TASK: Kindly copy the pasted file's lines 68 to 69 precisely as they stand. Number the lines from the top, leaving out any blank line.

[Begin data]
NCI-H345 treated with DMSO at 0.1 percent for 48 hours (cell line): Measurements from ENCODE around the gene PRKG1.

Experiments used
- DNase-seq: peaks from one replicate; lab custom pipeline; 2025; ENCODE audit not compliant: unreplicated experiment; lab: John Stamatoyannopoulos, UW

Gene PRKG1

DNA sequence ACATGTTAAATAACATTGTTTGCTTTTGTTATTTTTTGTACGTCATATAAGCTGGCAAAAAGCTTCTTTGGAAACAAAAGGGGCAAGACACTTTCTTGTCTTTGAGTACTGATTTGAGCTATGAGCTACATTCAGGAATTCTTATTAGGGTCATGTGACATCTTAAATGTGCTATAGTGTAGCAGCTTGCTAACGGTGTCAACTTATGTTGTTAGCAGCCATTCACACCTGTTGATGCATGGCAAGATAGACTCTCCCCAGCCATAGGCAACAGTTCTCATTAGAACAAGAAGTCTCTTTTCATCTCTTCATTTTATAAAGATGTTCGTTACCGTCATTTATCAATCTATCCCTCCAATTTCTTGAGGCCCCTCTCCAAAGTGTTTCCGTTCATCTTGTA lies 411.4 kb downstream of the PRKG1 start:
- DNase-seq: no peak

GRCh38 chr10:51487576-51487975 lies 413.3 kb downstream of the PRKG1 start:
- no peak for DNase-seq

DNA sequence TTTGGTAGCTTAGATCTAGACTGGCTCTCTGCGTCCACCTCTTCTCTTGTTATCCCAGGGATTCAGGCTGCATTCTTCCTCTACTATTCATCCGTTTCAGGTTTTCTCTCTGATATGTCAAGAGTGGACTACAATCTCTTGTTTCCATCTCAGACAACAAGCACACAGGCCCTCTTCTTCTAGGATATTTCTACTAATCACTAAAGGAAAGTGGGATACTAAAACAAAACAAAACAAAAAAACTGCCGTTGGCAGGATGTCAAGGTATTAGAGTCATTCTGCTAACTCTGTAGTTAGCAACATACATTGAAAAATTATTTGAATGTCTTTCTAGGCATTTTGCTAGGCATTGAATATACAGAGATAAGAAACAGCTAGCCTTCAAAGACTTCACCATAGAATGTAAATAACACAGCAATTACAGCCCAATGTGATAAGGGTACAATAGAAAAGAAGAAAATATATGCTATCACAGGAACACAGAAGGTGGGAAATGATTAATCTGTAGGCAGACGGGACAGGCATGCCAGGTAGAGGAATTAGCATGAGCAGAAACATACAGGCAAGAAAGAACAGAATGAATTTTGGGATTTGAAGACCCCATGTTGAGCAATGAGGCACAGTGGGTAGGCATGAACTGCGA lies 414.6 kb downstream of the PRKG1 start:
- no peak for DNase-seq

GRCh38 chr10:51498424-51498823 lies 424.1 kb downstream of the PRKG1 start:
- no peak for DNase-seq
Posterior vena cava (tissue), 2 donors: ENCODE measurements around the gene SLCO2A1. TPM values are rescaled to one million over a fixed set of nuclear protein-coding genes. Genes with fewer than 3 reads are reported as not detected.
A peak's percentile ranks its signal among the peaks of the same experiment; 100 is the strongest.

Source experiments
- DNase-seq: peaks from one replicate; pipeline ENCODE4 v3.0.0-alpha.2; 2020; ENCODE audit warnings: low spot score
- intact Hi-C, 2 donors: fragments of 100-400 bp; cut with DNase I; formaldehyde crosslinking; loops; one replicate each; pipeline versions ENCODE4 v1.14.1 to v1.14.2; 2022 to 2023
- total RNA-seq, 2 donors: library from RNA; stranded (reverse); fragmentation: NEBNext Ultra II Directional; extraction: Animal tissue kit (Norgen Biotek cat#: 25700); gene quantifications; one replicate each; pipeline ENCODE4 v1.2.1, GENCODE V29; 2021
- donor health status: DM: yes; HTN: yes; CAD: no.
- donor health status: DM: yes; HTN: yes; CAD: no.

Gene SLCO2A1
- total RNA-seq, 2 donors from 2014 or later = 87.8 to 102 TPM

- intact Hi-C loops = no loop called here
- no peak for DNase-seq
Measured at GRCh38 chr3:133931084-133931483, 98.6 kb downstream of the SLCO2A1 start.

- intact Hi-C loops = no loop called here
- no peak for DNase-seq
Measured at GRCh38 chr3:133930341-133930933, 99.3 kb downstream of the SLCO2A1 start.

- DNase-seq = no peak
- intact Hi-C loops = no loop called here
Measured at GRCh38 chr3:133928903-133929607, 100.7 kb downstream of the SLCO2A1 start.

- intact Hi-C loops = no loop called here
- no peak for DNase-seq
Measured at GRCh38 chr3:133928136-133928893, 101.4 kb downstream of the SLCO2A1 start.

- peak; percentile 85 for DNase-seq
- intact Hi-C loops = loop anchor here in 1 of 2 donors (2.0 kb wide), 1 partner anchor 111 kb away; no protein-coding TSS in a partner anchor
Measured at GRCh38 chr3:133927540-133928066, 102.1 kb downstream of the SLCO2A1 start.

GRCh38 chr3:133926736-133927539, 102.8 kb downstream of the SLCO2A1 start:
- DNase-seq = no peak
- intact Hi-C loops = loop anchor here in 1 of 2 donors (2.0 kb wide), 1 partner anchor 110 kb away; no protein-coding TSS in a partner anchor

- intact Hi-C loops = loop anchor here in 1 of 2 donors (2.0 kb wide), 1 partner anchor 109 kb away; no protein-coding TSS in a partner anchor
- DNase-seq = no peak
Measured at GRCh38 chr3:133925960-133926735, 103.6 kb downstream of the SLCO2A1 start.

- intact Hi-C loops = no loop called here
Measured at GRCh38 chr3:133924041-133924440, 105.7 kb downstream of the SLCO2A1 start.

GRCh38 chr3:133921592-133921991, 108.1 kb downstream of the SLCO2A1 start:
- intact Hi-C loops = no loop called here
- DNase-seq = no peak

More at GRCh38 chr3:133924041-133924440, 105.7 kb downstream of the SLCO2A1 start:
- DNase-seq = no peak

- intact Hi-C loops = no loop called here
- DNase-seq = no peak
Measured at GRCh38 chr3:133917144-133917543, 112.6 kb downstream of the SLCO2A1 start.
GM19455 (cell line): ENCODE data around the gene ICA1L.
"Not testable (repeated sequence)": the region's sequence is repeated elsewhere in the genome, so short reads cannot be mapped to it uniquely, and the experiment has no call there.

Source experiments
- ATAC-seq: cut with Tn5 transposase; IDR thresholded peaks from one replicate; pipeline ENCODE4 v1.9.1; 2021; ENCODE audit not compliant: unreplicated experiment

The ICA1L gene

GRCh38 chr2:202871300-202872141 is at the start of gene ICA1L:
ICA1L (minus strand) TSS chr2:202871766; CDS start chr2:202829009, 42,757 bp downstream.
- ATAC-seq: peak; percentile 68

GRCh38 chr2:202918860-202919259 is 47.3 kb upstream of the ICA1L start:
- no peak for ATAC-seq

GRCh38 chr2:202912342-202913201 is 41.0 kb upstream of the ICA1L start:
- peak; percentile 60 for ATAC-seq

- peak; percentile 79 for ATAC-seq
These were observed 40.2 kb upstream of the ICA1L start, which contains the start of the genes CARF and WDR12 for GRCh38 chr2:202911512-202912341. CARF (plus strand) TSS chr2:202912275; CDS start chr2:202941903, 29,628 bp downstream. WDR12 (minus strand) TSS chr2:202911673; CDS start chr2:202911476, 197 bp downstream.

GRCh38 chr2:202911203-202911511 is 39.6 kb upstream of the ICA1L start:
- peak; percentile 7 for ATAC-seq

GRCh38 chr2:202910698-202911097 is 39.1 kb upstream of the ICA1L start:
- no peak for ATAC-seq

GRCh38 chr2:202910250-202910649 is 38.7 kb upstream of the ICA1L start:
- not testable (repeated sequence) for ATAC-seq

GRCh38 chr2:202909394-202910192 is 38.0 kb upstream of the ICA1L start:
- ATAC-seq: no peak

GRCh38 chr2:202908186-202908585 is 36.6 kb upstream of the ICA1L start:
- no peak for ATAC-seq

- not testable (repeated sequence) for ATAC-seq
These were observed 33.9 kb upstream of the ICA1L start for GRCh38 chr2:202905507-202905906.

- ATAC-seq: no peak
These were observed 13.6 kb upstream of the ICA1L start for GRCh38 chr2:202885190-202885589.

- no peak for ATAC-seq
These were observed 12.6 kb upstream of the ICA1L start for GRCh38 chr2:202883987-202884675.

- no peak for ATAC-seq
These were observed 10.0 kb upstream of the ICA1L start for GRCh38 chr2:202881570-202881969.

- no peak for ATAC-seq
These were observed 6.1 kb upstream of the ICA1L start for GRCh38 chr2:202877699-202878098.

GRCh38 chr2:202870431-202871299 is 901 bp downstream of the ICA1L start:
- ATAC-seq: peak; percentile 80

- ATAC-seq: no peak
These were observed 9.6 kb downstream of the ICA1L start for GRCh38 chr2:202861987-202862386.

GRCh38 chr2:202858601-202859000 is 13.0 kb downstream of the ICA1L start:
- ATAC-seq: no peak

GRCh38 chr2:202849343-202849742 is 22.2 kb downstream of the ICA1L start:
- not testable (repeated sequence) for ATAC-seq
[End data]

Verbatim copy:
GRCh38 chr2:202911203-202911511 is 39.6 kb upstream of the ICA1L start:
- peak; percentile 7 for ATAC-seq